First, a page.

9. JOY DIVISION: UNKNOWN PLEASURES. Blues for the suicidal. Singer Ian Curtis sounds like Jim Morrison meets Nick Drake with Sonic Youth as a back-up band. What more could you want?    HIGHLIGHT: Disorder.
10. GARY NUMAN: THE PLEASURE PRINCIPLE. Industrial music began with Eno, but ended here. The ultimate truimph of keyboards and synth guitar sounds. Never cliché. Never repeated. This still inspires bands like Ministry and Nine-Inch Nails, yet it still holds a power all its own. File under: Sounds of the future.    HIGHLIGHT: Films.

Will and Camaro at the beachUFOs in FloridaMagnified view of UFO
by William Moriaty

Unconventional aerial activity still vexes Florida's skies. The National UFO Reporting Center in Washington state ranks Florida as fifth in the United States in the sightings of unidentified flying objects ("UFOs"). As of September 1, 2001, the center has Florida at 505 sightings reported from January 1, 2000 to the present. The only states leading us are California (1,701), Washington (1,118), Texas (575), and Arizona (514). For the UFO enthusiast, the NUFORC organization is an incredible clearinghouse of sightings information. Its web address is www.nwlink.com/~ufocntr.

   It is August, 1946, in the gentle sloping hill region of northeastern Pasco and southeastern Hernando Counties, Florida. The late summer heat is oppressive, the high humidity producing a glaring white haze that almost obscures the area's hilltops. Maybe the thunderheads forming to the east will provide some relief for this region's thirsty plants and sweltering farmers. Although only 30 to 40 miles north of Tampa, this was a basically desolate area consisting of pine plantations, citrus groves, and woodlands. What few settlements were (and still are) there have names dating back to the stagecoach era: Mondon Hill, Spring Lake, Hickory Hill, and Blanton. Unless this area's citizens took the time to look into the skies after wiping the sweat from their brows that hot and humid day, they'd miss a very significant event unfolding directly overhead.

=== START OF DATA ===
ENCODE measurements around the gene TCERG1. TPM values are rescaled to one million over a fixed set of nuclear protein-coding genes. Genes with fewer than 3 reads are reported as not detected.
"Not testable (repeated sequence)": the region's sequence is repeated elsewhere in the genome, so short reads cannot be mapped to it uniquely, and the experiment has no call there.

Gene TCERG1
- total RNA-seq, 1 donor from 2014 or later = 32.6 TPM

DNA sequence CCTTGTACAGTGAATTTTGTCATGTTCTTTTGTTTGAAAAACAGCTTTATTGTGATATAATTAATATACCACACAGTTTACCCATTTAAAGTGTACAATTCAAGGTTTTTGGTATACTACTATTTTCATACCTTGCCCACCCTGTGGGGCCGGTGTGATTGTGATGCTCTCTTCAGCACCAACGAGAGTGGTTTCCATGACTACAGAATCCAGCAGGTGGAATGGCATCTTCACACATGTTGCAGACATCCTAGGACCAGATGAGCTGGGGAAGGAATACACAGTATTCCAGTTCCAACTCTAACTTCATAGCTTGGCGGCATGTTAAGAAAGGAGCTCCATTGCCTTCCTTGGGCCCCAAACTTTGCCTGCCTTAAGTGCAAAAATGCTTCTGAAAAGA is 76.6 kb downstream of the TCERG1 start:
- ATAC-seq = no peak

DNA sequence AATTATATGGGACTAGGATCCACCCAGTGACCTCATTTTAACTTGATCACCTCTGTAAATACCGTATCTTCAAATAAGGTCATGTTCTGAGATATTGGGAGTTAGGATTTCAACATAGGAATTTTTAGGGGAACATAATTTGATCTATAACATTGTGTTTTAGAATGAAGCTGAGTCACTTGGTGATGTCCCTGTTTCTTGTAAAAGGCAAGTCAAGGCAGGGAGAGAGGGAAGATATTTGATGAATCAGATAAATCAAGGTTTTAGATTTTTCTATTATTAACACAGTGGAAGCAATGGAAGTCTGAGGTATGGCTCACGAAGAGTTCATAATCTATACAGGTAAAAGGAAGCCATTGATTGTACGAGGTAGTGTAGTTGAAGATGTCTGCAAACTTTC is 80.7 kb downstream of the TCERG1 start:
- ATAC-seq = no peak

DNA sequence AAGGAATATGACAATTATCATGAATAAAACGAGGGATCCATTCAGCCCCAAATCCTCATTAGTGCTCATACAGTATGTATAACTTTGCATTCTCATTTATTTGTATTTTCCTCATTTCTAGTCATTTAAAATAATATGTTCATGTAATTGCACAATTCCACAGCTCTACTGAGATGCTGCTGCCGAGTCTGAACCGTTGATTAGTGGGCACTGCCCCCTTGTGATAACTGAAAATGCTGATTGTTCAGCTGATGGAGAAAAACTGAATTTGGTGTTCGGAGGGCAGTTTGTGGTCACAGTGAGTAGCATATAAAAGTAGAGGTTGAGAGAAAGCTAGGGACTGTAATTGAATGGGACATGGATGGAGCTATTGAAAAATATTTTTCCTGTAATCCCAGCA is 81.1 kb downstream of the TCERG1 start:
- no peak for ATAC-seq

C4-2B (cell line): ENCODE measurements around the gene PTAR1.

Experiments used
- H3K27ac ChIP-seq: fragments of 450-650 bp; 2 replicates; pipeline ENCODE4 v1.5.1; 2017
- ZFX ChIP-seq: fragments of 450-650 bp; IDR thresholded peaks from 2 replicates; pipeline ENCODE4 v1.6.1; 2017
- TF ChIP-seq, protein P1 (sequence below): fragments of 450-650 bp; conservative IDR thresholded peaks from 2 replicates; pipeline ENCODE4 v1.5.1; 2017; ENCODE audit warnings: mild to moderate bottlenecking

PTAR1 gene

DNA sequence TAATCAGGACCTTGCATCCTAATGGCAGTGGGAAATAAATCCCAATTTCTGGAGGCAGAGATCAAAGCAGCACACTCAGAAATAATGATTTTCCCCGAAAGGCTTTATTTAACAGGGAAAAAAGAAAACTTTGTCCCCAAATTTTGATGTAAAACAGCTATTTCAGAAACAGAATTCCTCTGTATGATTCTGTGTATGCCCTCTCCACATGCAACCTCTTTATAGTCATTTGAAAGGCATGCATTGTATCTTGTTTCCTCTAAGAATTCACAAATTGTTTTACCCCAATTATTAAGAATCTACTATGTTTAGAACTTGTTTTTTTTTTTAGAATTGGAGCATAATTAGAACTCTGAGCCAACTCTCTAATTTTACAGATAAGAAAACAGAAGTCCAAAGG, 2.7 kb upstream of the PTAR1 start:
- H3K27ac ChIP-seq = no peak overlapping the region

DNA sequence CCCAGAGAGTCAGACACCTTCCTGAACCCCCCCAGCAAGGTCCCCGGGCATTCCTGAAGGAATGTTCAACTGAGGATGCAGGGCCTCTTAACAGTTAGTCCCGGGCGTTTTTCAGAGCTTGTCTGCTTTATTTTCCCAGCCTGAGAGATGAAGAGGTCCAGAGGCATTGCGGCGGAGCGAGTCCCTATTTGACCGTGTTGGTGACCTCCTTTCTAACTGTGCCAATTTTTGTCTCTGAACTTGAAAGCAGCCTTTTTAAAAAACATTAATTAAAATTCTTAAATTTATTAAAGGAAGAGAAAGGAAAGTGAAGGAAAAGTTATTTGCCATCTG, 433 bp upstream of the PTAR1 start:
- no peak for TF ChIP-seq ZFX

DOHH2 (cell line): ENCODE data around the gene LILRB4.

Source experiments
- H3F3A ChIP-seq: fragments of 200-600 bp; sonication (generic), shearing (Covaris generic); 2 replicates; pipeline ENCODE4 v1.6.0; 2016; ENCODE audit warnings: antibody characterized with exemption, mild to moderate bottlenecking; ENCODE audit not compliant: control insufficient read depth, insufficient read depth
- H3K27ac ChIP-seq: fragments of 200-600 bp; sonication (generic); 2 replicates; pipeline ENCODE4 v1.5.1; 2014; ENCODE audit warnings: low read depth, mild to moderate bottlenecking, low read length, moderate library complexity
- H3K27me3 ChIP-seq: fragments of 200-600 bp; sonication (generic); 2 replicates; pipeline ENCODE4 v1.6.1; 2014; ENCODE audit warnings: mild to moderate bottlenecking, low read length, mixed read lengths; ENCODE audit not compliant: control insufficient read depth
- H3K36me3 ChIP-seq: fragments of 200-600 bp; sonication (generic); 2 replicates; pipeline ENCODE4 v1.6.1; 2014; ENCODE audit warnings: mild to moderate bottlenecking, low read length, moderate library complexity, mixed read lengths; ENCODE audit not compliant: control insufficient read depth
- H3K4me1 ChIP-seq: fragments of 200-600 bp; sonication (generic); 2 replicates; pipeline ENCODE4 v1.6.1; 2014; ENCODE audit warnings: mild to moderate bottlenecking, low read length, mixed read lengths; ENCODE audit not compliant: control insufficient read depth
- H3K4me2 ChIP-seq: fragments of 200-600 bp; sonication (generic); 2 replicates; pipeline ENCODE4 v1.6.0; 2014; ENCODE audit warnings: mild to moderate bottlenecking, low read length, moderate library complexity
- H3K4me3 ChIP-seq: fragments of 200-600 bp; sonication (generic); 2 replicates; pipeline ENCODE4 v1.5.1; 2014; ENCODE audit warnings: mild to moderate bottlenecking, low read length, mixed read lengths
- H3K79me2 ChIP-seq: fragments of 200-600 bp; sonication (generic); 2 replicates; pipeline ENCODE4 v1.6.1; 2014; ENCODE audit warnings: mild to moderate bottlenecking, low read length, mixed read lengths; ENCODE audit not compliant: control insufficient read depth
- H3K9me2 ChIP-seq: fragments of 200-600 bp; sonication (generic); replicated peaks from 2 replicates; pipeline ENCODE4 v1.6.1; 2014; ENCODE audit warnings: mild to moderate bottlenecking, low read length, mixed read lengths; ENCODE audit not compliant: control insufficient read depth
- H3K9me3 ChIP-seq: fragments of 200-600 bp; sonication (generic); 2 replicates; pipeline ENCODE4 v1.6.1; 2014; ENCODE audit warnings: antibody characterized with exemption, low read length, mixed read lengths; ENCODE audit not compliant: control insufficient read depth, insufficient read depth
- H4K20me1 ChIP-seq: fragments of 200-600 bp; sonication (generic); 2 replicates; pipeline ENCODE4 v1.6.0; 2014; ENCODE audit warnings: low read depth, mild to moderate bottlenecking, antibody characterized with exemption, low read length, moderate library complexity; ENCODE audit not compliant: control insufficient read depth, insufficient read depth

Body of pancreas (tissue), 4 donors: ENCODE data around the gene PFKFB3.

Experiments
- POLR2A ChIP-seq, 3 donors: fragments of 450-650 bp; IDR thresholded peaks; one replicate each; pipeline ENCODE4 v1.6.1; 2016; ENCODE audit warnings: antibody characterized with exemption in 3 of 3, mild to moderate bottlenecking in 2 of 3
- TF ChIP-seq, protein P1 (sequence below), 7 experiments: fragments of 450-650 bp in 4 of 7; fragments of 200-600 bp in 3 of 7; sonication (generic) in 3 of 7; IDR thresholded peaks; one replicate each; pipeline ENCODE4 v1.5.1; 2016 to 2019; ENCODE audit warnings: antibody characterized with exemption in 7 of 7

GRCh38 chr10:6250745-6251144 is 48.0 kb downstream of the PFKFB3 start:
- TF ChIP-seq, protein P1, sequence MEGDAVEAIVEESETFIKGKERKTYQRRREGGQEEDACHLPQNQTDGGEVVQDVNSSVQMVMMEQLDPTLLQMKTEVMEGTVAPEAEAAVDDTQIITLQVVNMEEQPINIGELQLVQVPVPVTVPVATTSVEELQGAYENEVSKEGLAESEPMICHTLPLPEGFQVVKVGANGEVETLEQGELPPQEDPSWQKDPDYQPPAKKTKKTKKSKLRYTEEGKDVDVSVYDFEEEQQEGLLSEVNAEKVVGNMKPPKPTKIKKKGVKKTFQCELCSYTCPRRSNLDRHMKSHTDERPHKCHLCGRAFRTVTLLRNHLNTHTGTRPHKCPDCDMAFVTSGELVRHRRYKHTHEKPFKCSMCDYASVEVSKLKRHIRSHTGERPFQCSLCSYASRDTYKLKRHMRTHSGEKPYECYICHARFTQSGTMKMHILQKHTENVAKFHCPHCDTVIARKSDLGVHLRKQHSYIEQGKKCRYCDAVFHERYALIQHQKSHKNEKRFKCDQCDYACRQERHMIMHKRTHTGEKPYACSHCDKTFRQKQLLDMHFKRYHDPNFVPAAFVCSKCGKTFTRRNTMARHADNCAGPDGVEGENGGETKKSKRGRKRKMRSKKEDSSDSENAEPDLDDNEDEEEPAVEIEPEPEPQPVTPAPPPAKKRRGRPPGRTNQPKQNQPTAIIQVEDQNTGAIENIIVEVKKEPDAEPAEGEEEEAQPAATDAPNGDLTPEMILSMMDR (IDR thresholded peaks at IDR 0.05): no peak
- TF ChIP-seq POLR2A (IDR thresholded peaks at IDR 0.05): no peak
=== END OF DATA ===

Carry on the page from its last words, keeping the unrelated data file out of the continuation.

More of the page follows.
At the controls of an Army Air Force C-47 transport plane were pilots Lt. Henry F. Glass and Lt. Col. Jack E. Puckett. While beginning their initial descent into Tampa's MacDill Army Air Base from a flight of Langley Army Air Base in Virginia, Lt. Glass glanced outside the cockpit window and noticed a bright, shining metallic object up in the skies with them moving at incredible speed. Fearing a possible mid-air collision, Lt. Glass immediately pointed this out to Capt. Puckett. Before any immediate evasive action could be taken the object narrowly passed them by. It was an object the likes of which Glass and Puckett had never seen before--metallic, cigar shaped, about the size of a then-convention B-22 bomber, with a smoke trail blazing behind it. Based on reference points and the duration of the sighting, the pilots estimated its speed at 2,000 miles per hour! But the most significant thing about this sighting is that it was the first such post-war sighting reported where the pilots clearly saw portholes on the craft. This would suggest that the cabin of the object had some form of life within it.